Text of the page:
AUBURN, Ala. —In the seven years he has been on the faculty in Auburn University’s School of Fisheries, Aquaculture and Aquatic Sciences, associate professor Alan Wilson has introduced more than 70 undergraduate students from Auburn and beyond to the fascinating world of scientific research.
These students have been more than passive observers in Wilson’s warm-water aquatic ecology laboratory; they have been actively involved in the research process, as is evidenced by their scholarly output, which includes co-authoring with Wilson 10 journal publications and 36 conference presentations.
“I am passionate about creating meaningful research opportunities for undergrads,” said Wilson, who began mentoring undergraduates in research as a graduate student at Michigan State University in 1998. “I’m always thrilled to share my love of science with students and engage them in the scientific method.”
For his outstanding record as a mentor, Wilson has been named winner of the 2014-15 Provost’s Award for Excellence in Fostering Undergraduate Research and Creative Scholarship at Auburn and will be recognized formally during the university’s faculty awards ceremony this fall.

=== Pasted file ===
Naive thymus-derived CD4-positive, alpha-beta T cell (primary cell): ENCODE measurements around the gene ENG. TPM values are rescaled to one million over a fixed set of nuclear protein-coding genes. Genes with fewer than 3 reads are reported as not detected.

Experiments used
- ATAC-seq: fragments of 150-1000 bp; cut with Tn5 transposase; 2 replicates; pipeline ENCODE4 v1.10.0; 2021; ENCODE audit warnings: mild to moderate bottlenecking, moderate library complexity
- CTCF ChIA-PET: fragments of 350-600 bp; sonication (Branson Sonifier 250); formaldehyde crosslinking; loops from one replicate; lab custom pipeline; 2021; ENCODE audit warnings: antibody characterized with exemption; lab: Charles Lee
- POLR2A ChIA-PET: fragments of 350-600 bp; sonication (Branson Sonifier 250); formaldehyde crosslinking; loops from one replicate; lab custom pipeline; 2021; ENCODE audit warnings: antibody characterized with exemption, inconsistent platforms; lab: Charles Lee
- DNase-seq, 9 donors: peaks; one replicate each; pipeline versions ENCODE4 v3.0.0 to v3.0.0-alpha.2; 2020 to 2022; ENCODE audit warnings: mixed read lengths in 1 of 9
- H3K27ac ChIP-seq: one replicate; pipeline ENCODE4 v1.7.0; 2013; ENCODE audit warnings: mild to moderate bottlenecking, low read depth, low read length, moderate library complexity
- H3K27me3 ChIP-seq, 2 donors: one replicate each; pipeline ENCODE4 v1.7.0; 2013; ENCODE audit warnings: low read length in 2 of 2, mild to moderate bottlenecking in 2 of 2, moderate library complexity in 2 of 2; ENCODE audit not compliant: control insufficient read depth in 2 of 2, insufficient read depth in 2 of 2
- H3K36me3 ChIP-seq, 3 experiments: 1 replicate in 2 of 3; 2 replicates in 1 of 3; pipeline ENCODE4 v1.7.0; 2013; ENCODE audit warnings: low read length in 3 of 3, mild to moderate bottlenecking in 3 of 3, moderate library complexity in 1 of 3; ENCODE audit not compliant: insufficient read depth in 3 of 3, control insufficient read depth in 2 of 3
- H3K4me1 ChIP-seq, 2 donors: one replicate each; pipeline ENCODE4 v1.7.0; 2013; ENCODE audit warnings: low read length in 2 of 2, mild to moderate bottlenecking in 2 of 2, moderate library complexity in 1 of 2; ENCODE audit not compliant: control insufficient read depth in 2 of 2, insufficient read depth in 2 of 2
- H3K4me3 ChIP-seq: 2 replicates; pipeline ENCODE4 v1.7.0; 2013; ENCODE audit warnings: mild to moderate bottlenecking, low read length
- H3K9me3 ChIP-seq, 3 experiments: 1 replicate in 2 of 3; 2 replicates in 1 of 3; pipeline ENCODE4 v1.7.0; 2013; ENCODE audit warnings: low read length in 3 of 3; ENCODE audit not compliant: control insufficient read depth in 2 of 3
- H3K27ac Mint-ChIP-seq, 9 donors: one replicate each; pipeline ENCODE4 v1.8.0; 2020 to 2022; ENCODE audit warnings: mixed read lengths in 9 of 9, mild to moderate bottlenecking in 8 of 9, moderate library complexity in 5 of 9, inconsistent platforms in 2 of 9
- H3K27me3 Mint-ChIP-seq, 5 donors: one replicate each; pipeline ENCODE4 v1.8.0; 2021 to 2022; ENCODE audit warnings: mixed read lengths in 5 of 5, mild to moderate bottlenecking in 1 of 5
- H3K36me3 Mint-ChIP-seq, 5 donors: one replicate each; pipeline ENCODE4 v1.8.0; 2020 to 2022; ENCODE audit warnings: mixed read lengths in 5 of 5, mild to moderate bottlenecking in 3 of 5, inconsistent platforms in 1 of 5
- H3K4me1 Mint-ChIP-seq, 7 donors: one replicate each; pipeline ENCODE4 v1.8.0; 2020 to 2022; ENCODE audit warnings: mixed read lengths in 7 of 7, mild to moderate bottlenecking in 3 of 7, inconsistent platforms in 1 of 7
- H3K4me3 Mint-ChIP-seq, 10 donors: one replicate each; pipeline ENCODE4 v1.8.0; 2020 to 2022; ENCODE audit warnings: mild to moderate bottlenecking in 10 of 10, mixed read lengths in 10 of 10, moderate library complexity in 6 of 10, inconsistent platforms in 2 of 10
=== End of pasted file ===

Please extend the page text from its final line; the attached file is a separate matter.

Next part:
“This award is in recognition of your sustained efforts to promote excellence in undergraduate scholarship through research,” Auburn Provost Timothy Boosinger said in a letter notifying Wilson of his selection.
In addition to Auburn students from across the campus, Wilson’s young scientists have included 34 undergraduates from other universities across the state and region who, from 2011 through 2013, spent summers in Auburn working with Wilson through his National Science Foundation–funded Research Experiences for Undergraduates program in aquatic ecology.
“These students were here strictly for the opportunity to do research, because that isn’t an option for them at their home universities,” Wilson said. “I trained them in a variety of skills, such as experimental design, scientific ethics and the how-tos of developing presentations.”
Wilson said training the undergraduate researchers “to do good science” is his primary goal.
“But after that, I want to get them interested in and excited about science,” he said. “I want them to see that science is fun.”
The provost’s mentoring award was established in 2010 to highlight a faculty member’s significant commitment to undergraduate scholarship and creative work outside the classroom.